The Medical College of Wisconsin’s faculty and staff submit more than 500 research studies each year. A research study is a group of activities designed to help a researcher learn more about a problem or answer a question. An Institutional Review Board (IRB) must review and approve each study before the research can begin. Doctors, clergy, scientists, people from the community and others are members of IRBs. All IRBs must follow federal rules and state laws in their review of research studies.
The IRB reviews a research study with the following questions in mind:
Does the study meet the needs for the people in the community?
Are the study activities ethical?
How are the rights of the participants protected?
Many Medical College of Wisconsin faculty and staff conduct research studies involving human participants. Each study has unique criteria that must be met in order to join the research study. For example, your age, health status, where you work or live, or services you receive may determine if you can join a research study. Your participation in the research may take place in a single visit or require several visits over a number of days or years.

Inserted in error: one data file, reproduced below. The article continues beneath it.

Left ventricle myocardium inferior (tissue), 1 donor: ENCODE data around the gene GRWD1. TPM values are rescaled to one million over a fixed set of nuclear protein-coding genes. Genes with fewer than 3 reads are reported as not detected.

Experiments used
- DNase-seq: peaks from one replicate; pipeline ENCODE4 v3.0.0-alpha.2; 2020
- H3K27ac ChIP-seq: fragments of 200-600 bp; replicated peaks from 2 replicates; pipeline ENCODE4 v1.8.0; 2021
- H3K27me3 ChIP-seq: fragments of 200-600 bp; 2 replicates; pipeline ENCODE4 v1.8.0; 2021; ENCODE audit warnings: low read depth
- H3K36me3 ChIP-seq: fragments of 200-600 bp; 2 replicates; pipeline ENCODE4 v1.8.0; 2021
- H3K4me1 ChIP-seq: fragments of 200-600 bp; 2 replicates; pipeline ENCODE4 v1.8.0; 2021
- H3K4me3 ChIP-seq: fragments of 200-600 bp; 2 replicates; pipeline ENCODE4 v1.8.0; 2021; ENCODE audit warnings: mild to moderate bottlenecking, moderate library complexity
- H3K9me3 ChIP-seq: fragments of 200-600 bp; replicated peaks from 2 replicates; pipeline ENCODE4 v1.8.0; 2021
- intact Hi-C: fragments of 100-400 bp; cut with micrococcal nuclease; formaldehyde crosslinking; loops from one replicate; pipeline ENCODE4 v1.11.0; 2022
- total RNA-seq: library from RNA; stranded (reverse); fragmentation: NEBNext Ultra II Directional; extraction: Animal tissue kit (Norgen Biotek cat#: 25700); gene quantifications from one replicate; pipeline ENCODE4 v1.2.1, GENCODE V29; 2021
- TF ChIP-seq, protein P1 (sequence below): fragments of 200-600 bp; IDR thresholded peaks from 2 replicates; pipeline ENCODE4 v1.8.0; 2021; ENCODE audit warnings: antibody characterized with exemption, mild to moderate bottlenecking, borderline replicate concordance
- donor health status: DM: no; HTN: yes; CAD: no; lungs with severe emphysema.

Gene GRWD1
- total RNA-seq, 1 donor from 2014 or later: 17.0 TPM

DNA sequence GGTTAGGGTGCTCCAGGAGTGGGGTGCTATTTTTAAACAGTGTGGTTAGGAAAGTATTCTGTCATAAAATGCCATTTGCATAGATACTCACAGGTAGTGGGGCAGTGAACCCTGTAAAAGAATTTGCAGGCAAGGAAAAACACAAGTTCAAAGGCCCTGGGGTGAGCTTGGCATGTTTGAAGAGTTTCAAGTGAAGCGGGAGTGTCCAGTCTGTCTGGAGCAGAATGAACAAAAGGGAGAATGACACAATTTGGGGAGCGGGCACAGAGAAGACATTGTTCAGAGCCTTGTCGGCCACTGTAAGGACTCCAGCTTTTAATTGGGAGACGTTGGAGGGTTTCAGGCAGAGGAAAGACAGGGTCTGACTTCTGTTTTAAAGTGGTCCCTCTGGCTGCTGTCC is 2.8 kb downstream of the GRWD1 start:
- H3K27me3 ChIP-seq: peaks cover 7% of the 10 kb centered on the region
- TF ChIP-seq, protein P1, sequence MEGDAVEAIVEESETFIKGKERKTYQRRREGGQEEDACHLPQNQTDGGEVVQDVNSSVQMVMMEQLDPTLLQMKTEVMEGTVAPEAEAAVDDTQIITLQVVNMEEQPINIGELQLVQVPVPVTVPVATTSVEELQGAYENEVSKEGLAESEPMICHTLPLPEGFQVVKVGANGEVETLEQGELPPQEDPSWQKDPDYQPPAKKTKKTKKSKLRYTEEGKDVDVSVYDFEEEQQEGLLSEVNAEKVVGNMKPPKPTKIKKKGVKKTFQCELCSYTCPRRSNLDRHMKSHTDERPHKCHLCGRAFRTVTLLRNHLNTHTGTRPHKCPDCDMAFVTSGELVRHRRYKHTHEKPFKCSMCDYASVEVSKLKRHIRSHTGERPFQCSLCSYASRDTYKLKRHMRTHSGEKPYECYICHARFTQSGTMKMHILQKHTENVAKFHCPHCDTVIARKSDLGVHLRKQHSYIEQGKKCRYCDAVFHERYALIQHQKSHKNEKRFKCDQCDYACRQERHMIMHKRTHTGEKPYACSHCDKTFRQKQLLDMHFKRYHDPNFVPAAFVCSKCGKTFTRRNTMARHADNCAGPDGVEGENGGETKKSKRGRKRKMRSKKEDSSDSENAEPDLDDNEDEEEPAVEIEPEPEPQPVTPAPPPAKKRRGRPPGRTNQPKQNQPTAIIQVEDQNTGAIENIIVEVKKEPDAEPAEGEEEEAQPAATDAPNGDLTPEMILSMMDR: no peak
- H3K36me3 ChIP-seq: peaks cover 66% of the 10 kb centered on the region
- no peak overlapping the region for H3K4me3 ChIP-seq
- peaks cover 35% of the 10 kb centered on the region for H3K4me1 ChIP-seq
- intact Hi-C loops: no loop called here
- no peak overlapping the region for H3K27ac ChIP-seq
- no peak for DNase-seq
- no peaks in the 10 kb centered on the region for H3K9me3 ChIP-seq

As a participant in research you may:
Take a drug or use a device not yet approved by the Food Drug Administration (FDA)
Complete a survey
Be involved in a combination of these activities
The research may involve you or you and your family. A private company or federal agency such as the National Institutes of Health or an organization such as the American Heart Association or Medical College of Wisconsin may supply money to conduct a research study. Other terms that are used to identify a research study may include clinical trial, research protocol, treatment trial, investigation, experimental study or a longitudinal study.